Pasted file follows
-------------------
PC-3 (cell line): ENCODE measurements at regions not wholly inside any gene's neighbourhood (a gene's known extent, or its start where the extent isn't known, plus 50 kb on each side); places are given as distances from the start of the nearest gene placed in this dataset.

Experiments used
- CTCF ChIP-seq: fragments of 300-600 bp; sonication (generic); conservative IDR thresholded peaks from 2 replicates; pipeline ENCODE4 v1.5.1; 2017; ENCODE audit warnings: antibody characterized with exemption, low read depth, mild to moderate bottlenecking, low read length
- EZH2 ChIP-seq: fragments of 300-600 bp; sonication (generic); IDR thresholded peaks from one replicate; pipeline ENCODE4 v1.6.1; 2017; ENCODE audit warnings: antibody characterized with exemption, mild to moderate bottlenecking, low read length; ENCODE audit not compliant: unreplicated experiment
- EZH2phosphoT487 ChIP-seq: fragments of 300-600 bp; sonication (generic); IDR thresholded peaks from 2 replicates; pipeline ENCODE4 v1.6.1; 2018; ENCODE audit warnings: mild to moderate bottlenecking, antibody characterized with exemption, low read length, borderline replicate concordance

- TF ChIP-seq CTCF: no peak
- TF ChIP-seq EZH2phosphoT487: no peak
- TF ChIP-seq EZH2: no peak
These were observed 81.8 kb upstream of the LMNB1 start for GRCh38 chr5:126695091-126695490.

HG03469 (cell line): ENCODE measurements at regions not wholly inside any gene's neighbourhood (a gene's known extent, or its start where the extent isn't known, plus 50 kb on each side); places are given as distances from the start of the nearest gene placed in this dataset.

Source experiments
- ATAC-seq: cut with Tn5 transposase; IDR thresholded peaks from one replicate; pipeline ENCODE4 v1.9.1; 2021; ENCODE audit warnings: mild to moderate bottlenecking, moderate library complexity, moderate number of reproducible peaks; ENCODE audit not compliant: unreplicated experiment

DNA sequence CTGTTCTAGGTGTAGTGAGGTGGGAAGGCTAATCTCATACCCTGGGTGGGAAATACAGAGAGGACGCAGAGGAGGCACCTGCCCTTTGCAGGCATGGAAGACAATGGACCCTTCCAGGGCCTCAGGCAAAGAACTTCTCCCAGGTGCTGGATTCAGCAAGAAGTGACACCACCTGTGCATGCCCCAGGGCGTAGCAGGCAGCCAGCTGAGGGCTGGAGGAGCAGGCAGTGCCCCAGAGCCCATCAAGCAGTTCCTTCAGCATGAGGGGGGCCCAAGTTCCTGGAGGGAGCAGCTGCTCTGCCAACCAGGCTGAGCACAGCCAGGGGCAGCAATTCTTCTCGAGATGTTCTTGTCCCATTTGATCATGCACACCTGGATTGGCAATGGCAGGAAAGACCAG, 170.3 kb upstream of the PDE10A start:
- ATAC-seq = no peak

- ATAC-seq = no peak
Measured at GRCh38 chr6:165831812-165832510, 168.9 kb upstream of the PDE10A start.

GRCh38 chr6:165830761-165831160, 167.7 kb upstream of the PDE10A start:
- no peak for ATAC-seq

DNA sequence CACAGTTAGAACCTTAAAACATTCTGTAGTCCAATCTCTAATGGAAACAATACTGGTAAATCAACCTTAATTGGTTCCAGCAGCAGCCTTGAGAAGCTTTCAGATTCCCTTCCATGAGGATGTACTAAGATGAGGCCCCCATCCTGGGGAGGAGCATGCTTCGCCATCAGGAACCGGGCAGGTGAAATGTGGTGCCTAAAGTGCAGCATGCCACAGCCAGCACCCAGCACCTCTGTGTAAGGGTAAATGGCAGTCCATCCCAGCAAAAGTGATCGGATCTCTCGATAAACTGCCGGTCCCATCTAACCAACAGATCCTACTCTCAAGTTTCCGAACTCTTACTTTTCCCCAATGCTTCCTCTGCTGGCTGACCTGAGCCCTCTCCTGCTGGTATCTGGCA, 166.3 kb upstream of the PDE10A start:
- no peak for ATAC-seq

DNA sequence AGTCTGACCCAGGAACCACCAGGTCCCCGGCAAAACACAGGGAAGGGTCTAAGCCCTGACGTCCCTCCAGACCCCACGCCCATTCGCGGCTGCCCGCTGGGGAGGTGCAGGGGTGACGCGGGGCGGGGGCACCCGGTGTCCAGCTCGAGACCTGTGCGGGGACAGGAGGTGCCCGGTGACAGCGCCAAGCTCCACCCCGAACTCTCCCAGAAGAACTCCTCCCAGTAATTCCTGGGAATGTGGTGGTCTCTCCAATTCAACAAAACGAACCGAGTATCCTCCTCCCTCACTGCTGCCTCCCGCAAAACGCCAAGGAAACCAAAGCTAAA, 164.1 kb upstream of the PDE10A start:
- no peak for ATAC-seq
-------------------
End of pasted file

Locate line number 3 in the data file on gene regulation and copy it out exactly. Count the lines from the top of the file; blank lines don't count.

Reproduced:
- CTCF ChIP-seq: fragments of 300-600 bp; sonication (generic); conservative IDR thresholded peaks from 2 replicates; pipeline ENCODE4 v1.5.1; 2017; ENCODE audit warnings: antibody characterized with exemption, low read depth, mild to moderate bottlenecking, low read length